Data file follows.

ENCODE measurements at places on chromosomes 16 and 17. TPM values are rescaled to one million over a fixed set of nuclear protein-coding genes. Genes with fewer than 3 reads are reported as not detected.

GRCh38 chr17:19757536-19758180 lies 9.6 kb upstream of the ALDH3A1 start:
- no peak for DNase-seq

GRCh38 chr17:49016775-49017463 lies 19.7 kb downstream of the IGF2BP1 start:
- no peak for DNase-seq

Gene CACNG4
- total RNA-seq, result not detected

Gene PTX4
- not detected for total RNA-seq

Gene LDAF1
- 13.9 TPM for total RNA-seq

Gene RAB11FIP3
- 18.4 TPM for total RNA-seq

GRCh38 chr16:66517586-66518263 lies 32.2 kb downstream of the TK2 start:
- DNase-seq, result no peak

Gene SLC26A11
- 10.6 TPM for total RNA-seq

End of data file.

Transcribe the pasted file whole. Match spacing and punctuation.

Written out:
ENCODE measurements at places on chromosomes 16 and 17. TPM values are rescaled to one million over a fixed set of nuclear protein-coding genes. Genes with fewer than 3 reads are reported as not detected.

GRCh38 chr17:19757536-19758180 lies 9.6 kb upstream of the ALDH3A1 start:
- no peak for DNase-seq

GRCh38 chr17:49016775-49017463 lies 19.7 kb downstream of the IGF2BP1 start:
- no peak for DNase-seq

Gene CACNG4
- total RNA-seq, result not detected

Gene PTX4
- not detected for total RNA-seq

Gene LDAF1
- 13.9 TPM for total RNA-seq

Gene RAB11FIP3
- 18.4 TPM for total RNA-seq

GRCh38 chr16:66517586-66518263 lies 32.2 kb downstream of the TK2 start:
- DNase-seq, result no peak

Gene SLC26A11
- 10.6 TPM for total RNA-seq